The New Student's Reference Work/Needle

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Nee′dle.  The sewing-needle must be one of the oldest implements used by man.  Bone needles with eyes are found in the reindeer caves of France, and on the sites of the prehistoric lake dwellings of central Europe have been found many “eyed” needles of bone and of bronze, but only one of iron.  Ancient bronze needles, 3½ inches long, have been found in Egypt, and there are surgeon’s needles and thimbles which have been used in sewing, with ordinary needles recovered from Pompeii in the Naples Museum.  Savage races use needles of various materials, as bone, ivory, wood and metal.

Fig. 1
Fig. 2
Fig. 3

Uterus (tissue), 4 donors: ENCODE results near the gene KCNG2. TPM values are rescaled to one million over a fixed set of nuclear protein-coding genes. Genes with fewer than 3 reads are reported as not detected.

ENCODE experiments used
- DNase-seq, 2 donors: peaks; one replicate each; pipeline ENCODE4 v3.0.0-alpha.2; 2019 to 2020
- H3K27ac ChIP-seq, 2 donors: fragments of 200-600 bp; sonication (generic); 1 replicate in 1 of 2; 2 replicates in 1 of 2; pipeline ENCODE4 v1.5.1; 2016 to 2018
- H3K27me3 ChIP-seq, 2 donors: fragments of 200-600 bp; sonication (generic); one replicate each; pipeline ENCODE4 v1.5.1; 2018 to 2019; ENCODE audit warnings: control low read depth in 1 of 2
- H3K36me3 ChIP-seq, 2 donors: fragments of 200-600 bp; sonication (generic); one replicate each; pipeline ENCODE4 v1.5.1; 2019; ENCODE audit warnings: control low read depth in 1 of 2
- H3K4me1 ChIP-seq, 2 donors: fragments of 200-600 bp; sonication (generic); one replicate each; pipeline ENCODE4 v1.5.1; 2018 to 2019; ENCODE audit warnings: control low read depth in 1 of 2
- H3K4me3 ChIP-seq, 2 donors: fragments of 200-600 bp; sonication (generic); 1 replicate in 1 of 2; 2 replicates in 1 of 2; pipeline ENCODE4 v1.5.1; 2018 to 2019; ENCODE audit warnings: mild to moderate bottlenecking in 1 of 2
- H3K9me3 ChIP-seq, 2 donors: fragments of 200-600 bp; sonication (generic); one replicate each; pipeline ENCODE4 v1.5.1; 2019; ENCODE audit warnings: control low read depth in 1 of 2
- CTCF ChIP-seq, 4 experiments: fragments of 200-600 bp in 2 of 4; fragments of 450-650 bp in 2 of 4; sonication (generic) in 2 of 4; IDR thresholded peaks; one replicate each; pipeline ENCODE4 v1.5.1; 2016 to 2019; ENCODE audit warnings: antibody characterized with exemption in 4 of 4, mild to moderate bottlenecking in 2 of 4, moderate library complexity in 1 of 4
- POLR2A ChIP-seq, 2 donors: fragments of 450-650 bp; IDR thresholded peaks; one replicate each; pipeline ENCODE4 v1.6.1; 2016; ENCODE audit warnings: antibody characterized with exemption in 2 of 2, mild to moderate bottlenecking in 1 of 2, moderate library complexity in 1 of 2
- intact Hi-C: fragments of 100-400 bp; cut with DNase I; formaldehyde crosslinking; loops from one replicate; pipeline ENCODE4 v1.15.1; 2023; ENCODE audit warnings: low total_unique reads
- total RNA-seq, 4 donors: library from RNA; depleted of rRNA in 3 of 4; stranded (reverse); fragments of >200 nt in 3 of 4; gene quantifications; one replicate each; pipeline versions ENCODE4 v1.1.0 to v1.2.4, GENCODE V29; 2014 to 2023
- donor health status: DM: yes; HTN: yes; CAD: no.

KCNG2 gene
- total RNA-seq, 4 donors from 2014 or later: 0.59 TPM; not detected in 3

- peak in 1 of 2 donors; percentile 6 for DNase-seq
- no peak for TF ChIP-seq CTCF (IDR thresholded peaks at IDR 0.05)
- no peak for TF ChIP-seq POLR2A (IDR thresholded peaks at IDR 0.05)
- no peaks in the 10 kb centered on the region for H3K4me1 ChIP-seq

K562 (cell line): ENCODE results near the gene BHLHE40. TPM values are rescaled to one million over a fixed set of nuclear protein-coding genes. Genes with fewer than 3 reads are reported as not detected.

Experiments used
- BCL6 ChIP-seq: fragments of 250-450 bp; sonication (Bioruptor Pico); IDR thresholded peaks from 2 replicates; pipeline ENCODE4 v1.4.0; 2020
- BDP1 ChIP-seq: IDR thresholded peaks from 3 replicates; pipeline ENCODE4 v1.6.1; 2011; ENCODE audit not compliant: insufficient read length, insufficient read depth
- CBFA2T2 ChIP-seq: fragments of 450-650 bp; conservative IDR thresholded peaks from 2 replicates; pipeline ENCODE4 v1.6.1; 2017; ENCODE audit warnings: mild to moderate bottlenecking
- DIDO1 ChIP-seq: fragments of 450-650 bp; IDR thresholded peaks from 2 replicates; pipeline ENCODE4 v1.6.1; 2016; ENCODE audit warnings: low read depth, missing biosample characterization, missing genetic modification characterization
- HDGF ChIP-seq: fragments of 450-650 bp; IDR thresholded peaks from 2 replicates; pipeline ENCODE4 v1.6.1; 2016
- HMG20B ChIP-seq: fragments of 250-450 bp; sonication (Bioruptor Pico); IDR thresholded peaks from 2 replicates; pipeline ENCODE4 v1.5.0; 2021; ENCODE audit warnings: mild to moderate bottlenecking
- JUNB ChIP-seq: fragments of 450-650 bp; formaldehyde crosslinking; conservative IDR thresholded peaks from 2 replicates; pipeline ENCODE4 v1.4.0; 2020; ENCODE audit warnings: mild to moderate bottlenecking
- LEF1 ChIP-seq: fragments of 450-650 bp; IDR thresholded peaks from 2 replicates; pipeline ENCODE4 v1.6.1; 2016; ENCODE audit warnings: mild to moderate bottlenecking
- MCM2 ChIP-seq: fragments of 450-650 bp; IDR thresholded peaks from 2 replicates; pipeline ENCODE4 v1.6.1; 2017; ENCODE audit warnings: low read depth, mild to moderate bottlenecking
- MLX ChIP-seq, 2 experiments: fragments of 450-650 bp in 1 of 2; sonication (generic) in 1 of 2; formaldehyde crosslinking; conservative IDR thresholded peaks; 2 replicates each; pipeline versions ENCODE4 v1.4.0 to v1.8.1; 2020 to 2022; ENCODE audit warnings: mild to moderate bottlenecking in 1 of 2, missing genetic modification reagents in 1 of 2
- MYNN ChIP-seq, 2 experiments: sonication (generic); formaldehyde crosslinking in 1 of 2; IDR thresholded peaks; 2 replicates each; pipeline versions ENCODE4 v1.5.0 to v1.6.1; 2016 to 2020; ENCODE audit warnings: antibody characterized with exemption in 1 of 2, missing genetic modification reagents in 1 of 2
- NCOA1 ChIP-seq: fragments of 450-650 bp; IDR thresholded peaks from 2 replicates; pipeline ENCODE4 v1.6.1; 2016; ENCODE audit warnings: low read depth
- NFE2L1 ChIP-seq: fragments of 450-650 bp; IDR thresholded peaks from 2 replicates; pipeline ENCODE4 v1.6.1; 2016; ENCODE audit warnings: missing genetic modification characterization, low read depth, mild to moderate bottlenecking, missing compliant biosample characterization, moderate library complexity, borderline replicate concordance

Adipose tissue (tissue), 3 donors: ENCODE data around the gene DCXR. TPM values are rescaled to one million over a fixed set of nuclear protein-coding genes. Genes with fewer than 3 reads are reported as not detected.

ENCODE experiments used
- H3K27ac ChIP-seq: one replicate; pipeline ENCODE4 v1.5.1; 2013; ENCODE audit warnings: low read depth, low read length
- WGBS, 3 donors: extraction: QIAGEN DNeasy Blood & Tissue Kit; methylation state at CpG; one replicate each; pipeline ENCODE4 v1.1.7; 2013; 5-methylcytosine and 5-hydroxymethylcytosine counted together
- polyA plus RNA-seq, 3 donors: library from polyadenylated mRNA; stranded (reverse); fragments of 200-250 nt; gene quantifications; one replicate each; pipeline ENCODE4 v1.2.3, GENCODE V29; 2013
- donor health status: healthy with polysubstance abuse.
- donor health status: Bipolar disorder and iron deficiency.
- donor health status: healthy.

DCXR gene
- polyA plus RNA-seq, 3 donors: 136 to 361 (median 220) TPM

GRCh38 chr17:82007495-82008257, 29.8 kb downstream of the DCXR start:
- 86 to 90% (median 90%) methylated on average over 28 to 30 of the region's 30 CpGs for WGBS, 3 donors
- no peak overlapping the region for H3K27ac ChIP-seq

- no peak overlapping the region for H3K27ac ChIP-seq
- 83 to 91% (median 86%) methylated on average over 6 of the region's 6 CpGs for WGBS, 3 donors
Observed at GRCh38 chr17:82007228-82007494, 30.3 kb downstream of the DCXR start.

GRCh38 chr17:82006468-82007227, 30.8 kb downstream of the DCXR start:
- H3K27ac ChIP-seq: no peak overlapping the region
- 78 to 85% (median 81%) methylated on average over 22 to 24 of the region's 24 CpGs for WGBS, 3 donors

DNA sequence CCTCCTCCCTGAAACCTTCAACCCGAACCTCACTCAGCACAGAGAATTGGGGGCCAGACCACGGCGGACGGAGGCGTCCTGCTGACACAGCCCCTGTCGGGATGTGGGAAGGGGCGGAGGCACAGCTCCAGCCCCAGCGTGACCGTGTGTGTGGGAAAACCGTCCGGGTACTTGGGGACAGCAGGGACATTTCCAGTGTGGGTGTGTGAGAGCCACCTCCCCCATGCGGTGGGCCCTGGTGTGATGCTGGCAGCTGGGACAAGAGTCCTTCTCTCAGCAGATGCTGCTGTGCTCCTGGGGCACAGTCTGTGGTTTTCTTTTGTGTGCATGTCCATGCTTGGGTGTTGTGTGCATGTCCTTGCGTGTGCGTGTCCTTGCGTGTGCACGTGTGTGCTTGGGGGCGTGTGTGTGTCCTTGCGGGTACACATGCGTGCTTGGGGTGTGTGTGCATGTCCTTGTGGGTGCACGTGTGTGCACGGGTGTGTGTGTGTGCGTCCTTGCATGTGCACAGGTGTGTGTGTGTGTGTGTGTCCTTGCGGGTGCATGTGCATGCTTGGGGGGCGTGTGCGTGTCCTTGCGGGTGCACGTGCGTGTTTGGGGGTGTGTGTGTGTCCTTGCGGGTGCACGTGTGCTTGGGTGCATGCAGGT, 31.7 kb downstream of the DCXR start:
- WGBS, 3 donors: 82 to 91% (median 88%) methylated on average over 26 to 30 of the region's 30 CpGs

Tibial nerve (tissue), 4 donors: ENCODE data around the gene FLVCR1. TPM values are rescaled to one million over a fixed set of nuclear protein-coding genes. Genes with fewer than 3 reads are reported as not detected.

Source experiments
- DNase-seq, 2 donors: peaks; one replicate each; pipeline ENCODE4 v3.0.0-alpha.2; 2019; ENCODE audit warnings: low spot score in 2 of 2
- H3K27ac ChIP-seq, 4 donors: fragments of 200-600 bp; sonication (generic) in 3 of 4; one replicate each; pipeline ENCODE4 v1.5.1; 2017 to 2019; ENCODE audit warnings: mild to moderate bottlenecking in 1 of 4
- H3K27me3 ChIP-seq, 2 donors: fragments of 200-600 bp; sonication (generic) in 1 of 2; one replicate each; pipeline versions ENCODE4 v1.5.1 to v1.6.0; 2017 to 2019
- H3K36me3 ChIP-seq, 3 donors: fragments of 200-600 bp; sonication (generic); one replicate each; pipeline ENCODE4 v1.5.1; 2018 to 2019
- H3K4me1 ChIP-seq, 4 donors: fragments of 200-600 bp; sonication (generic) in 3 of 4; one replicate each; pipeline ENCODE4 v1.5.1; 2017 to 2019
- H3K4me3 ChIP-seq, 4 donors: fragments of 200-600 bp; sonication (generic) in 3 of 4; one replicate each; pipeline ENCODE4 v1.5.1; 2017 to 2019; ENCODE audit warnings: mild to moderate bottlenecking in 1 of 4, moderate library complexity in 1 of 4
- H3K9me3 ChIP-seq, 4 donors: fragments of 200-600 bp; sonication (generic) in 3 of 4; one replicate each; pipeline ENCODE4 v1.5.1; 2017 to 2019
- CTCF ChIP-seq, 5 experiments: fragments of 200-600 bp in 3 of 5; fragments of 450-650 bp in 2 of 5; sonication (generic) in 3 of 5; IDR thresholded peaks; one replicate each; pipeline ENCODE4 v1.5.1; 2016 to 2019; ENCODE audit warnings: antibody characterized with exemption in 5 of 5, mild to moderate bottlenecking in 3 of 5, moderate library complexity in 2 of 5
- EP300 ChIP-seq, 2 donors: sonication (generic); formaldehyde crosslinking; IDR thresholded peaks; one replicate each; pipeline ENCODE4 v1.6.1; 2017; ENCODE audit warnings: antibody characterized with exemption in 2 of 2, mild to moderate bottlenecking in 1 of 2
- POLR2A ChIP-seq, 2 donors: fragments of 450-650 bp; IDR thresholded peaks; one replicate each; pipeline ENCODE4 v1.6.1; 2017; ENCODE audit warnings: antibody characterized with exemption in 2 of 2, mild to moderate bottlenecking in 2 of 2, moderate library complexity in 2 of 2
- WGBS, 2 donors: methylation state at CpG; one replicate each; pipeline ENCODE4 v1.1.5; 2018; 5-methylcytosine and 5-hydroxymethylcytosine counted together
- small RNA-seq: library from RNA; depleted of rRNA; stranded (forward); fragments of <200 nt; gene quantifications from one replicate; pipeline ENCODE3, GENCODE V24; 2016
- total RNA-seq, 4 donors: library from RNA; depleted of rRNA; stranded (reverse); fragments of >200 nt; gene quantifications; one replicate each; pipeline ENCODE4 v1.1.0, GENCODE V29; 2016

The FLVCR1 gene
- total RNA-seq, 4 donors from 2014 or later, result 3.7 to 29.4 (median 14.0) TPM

Steel needles were first made in Nuremberg in 1370, but the manufacture was not of much importance until about 1650.  The early made needles were all square-eyed.  Redditch, near Birmingham, is the seat of the needle manufacture in Great Britain, and great improvements have been made by the use of automatic machines and other new mechanical appliances.  There are about 22 processes now used in the making of needles.  First, fine steel wire is cut into double lengths; these are raised to a dull-red heat and placed in loose bundles inside iron rings, to be straightened by rolling each bundle backward and forward on a face plate with a slightly curved bar (Fig. 1), through which the rings project.  Next the wires are pointed at both ends and then stamped in the middle, so as to produce the flat part of the eyes and the mark for the holes (Fig. 2); two oval holes are then punched by a vertical, belt-driven, punching-machine.  After being eyed the double needles, joined at the heads by thin fins, are “spitted” through their eyes on two wires flattened at one end so as to retain them.  The burr made by the punch and die is now filed away, and after being broken in two between the heads and filed smooth, a row of single needles is left on each spit, as shown in Fig. 3.  Next they are tempered by heating and dipping in oil, then polished, cleaned and sorted.  It is estimated that 50,000,000 needles are made weekly in the Redditch district.